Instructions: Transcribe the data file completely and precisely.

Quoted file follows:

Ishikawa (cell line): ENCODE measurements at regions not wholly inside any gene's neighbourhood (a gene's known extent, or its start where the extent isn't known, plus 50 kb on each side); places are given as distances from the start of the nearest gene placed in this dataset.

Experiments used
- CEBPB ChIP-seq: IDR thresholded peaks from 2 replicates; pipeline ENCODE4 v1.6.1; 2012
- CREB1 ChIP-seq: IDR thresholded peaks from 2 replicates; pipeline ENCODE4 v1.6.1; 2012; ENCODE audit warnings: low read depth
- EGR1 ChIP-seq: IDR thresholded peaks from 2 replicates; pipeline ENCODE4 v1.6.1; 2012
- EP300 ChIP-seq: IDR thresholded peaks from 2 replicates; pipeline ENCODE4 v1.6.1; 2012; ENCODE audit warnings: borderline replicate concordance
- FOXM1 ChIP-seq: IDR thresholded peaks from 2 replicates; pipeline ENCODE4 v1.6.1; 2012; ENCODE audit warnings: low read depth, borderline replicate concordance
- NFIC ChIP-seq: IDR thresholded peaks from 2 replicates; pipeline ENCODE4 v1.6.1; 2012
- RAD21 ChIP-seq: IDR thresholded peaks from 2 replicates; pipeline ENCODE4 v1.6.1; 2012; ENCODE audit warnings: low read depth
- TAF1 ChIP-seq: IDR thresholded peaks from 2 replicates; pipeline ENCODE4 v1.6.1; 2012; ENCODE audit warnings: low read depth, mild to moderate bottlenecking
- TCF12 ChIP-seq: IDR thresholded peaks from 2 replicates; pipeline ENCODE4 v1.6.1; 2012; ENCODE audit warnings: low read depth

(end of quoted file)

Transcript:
Ishikawa (cell line): ENCODE measurements at regions not wholly inside any gene's neighbourhood (a gene's known extent, or its start where the extent isn't known, plus 50 kb on each side); places are given as distances from the start of the nearest gene placed in this dataset.

Experiments used
- CEBPB ChIP-seq: IDR thresholded peaks from 2 replicates; pipeline ENCODE4 v1.6.1; 2012
- CREB1 ChIP-seq: IDR thresholded peaks from 2 replicates; pipeline ENCODE4 v1.6.1; 2012; ENCODE audit warnings: low read depth
- EGR1 ChIP-seq: IDR thresholded peaks from 2 replicates; pipeline ENCODE4 v1.6.1; 2012
- EP300 ChIP-seq: IDR thresholded peaks from 2 replicates; pipeline ENCODE4 v1.6.1; 2012; ENCODE audit warnings: borderline replicate concordance
- FOXM1 ChIP-seq: IDR thresholded peaks from 2 replicates; pipeline ENCODE4 v1.6.1; 2012; ENCODE audit warnings: low read depth, borderline replicate concordance
- NFIC ChIP-seq: IDR thresholded peaks from 2 replicates; pipeline ENCODE4 v1.6.1; 2012
- RAD21 ChIP-seq: IDR thresholded peaks from 2 replicates; pipeline ENCODE4 v1.6.1; 2012; ENCODE audit warnings: low read depth
- TAF1 ChIP-seq: IDR thresholded peaks from 2 replicates; pipeline ENCODE4 v1.6.1; 2012; ENCODE audit warnings: low read depth, mild to moderate bottlenecking
- TCF12 ChIP-seq: IDR thresholded peaks from 2 replicates; pipeline ENCODE4 v1.6.1; 2012; ENCODE audit warnings: low read depth